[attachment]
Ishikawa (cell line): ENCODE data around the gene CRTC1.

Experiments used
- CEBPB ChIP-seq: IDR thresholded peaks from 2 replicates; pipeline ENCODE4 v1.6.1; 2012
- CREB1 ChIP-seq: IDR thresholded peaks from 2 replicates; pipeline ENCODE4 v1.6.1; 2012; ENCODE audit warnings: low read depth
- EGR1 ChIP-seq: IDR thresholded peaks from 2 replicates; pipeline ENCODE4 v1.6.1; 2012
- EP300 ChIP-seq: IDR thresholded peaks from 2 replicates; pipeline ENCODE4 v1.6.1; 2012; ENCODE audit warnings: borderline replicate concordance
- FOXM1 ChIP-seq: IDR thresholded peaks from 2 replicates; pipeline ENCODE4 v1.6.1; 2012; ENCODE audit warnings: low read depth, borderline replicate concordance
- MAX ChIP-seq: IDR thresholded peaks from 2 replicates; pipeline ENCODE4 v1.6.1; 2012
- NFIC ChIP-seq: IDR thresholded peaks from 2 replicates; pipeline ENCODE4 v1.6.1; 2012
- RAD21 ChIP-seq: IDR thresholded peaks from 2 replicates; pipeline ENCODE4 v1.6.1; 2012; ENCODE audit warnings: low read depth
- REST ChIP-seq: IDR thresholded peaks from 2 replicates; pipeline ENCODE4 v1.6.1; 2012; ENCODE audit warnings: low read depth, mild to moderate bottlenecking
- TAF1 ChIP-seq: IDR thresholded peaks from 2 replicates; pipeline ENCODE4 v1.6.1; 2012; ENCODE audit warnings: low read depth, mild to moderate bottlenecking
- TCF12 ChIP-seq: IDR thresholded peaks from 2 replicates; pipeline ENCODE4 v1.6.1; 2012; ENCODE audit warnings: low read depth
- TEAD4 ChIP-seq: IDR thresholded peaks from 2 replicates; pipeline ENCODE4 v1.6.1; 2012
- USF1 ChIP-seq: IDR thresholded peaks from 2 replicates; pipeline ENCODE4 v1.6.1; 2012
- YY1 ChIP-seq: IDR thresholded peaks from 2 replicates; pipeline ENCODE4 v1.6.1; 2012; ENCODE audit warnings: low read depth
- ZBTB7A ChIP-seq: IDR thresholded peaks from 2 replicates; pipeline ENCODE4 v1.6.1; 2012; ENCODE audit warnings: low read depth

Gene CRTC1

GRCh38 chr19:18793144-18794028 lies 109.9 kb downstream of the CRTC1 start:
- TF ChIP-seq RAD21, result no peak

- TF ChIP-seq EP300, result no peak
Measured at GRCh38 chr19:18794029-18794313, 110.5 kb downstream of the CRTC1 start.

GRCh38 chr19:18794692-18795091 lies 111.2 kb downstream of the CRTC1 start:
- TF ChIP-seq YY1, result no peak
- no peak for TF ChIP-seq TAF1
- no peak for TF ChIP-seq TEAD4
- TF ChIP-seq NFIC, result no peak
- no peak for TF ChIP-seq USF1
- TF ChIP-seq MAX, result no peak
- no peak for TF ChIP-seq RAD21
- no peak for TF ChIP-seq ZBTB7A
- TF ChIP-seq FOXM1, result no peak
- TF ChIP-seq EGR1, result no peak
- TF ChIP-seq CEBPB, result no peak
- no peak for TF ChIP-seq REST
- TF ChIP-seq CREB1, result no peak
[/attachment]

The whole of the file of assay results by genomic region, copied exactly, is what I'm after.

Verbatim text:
Ishikawa (cell line): ENCODE data around the gene CRTC1.

Experiments used
- CEBPB ChIP-seq: IDR thresholded peaks from 2 replicates; pipeline ENCODE4 v1.6.1; 2012
- CREB1 ChIP-seq: IDR thresholded peaks from 2 replicates; pipeline ENCODE4 v1.6.1; 2012; ENCODE audit warnings: low read depth
- EGR1 ChIP-seq: IDR thresholded peaks from 2 replicates; pipeline ENCODE4 v1.6.1; 2012
- EP300 ChIP-seq: IDR thresholded peaks from 2 replicates; pipeline ENCODE4 v1.6.1; 2012; ENCODE audit warnings: borderline replicate concordance
- FOXM1 ChIP-seq: IDR thresholded peaks from 2 replicates; pipeline ENCODE4 v1.6.1; 2012; ENCODE audit warnings: low read depth, borderline replicate concordance
- MAX ChIP-seq: IDR thresholded peaks from 2 replicates; pipeline ENCODE4 v1.6.1; 2012
- NFIC ChIP-seq: IDR thresholded peaks from 2 replicates; pipeline ENCODE4 v1.6.1; 2012
- RAD21 ChIP-seq: IDR thresholded peaks from 2 replicates; pipeline ENCODE4 v1.6.1; 2012; ENCODE audit warnings: low read depth
- REST ChIP-seq: IDR thresholded peaks from 2 replicates; pipeline ENCODE4 v1.6.1; 2012; ENCODE audit warnings: low read depth, mild to moderate bottlenecking
- TAF1 ChIP-seq: IDR thresholded peaks from 2 replicates; pipeline ENCODE4 v1.6.1; 2012; ENCODE audit warnings: low read depth, mild to moderate bottlenecking
- TCF12 ChIP-seq: IDR thresholded peaks from 2 replicates; pipeline ENCODE4 v1.6.1; 2012; ENCODE audit warnings: low read depth
- TEAD4 ChIP-seq: IDR thresholded peaks from 2 replicates; pipeline ENCODE4 v1.6.1; 2012
- USF1 ChIP-seq: IDR thresholded peaks from 2 replicates; pipeline ENCODE4 v1.6.1; 2012
- YY1 ChIP-seq: IDR thresholded peaks from 2 replicates; pipeline ENCODE4 v1.6.1; 2012; ENCODE audit warnings: low read depth
- ZBTB7A ChIP-seq: IDR thresholded peaks from 2 replicates; pipeline ENCODE4 v1.6.1; 2012; ENCODE audit warnings: low read depth

Gene CRTC1

GRCh38 chr19:18793144-18794028 lies 109.9 kb downstream of the CRTC1 start:
- TF ChIP-seq RAD21, result no peak

- TF ChIP-seq EP300, result no peak
Measured at GRCh38 chr19:18794029-18794313, 110.5 kb downstream of the CRTC1 start.

GRCh38 chr19:18794692-18795091 lies 111.2 kb downstream of the CRTC1 start:
- TF ChIP-seq YY1, result no peak
- no peak for TF ChIP-seq TAF1
- no peak for TF ChIP-seq TEAD4
- TF ChIP-seq NFIC, result no peak
- no peak for TF ChIP-seq USF1
- TF ChIP-seq MAX, result no peak
- no peak for TF ChIP-seq RAD21
- no peak for TF ChIP-seq ZBTB7A
- TF ChIP-seq FOXM1, result no peak
- TF ChIP-seq EGR1, result no peak
- TF ChIP-seq CEBPB, result no peak
- no peak for TF ChIP-seq REST
- TF ChIP-seq CREB1, result no peak